5 Odd College Bowl Game Sponsors

PORTLAND, Ore. (TheStreet) -- With college football preparing to ditch its Bowl Championship Series before the 2014 season, the divide between the bowl haves and have-nots is about to get a lot wider.

As its stands, the January BCS bowls and their big-money sponsors such as PepsiCo's (PEP) Tostitos (Fiesta Bowl), Allstate  (ALL) (Sugar Bowl), Vizio (Rose Bowl) and Discover (DFS) (Orange Bowl) already pay out $17 million to $18 million apiece. Toward the bottom of the pile are the low-budget, mid-December bowls with lesser-know sponsors such as Gildan (GIL) athleticwear for the Dec. 21 New Mexico Bowl ($456,000), the Idaho Potato Commission for the Famous Idaho Potato Bowl ($325,000) the same day and the San Diego County Credit Union for the Dec. 26 Poinsettia Bowl ($500,000).

It's a simple matter of supply and demand. When bowls such as the Cotton Bowl and former Citrus Bowl have decades of history and roughly $4 million to pay out to high-ranked teams, it's a whole lot easier to draw high-rolling sponsors including AT&T (T) and Capital One (COF). When you're the New Orleans Bowl with only $500,000 to give teams and a legacy that started in 2001, it's Ohio shipping company R+L Carriers or just about no one

In the middle, however, is a stewpot of companies trying to keep their names and products in fans' minds and little guys looking for their big break. Every so often, this yields a head-scratching bowl name that leaves fans wondering how it happened. Here are just five that continue to perplex us:

Gator Bowl
Jan. 1
Sponsor: Taxslayer.com
Location: Jacksonville, Fla.
Matchup: Nebraska vs. Georgia
Payout: $3.5 million

Wow, a dot-com sponsor. Will the halftime bands enter the field in giant SUVs and play Nelly songs, too?

We understand that "Taxslayer" and its nu-metal neck-tattoo name have to do something to differentiate themselves from the rest of the market, but this is the bowl-game equivalent of the Ask Jeeves balloon in the Macy's Thanksgiving Day parade. Has this sponsorship done anything to make folks stop thinking of Intuit's (INTU) TurboTax when they consider filing online? Do NASCAR sponsorships and Dale Earnhardt Jr. driving his sticker-laden car out to the 50-yard-line for the coin toss reassure taxpayers that they can trust you with their finances?

There are two dot-com sponsors among the bowls this year, and GoDaddy has done just about everything it can to tie its domain service to football and fleshy ads in game broadcasts. Taxslayer still isn't a household name years into this sponsorship and may have succeeded only in keeping a bowl game alive.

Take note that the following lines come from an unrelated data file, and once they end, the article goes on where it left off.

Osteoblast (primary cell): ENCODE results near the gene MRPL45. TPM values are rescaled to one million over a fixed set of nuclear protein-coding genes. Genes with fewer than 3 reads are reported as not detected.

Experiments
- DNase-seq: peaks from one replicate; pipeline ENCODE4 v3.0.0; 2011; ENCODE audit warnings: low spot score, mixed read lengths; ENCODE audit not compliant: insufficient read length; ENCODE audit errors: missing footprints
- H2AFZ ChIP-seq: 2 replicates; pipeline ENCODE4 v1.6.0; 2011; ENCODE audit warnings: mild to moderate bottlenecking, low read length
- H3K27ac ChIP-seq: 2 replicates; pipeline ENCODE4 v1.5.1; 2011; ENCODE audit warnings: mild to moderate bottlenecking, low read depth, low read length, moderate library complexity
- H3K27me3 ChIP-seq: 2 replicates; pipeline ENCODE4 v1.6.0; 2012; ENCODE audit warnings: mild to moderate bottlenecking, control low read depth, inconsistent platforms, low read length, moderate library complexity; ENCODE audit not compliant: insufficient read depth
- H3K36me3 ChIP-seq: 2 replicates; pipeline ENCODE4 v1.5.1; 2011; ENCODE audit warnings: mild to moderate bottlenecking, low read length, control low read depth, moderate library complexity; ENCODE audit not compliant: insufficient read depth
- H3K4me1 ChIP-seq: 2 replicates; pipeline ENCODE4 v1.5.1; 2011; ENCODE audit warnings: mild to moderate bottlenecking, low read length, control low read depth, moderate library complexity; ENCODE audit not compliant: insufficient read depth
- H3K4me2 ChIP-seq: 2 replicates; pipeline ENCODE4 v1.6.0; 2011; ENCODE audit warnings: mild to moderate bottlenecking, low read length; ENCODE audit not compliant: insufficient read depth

Beef O'Brady's Bowl
Dec. 21
Sponsor: Beef O'Brady's
Location: St. Petersburg, Fla.
Matchup: East Carolina vs. Ohio
Payout: $537,500 million

Despite the relative anonymity of Beef O'Brady's in the rest of the country, this bowl has been a huge boost for the company sponsoring it.

The Tampa, Fla.-based restaurant chain with the Irish pub theme is just carrying on a bowl tradition. Chick-fil-A, Little Caesar's, Buffalo Wild Wings (BWLD) and Bloomin Brands'  (BLMN) Outback Steakhouse all host their own bowls, but pay a whole lot more than the $400,000 Beef O'Brady's shelled out for a four-year deal that includes eight commercials during each national broadcast.

Does it pay off? Consider that roughly 45 of Beef O'Brady's more than 200 locations are in the Tampa/St. Pete area. About 60% of its locations are in Florida. Even if it doesn't get fans to come in for the bowl, it definitely draws interest at home and elsewhere.

"Our website normally gets 21,000 hit a week. We got 21,000 the day of the Beef Bowl -- so we get a whole week's worth of hits in a night," Beef O'Brady's chief executive, Chris Elliott, said last year.

BBVA Compass Bowl
Jan. 4
Sponsor: BBVA Compass
Location: Birmingham, Ala.
Matchup: Vanderbilt vs. Houston
Payout: $1.9 million

The former Birmingham Bowl and PapaJohns.com bowl -- that's right, it was an ad for Papa John's pizza delivery site at one point -- is just a bit of a mess.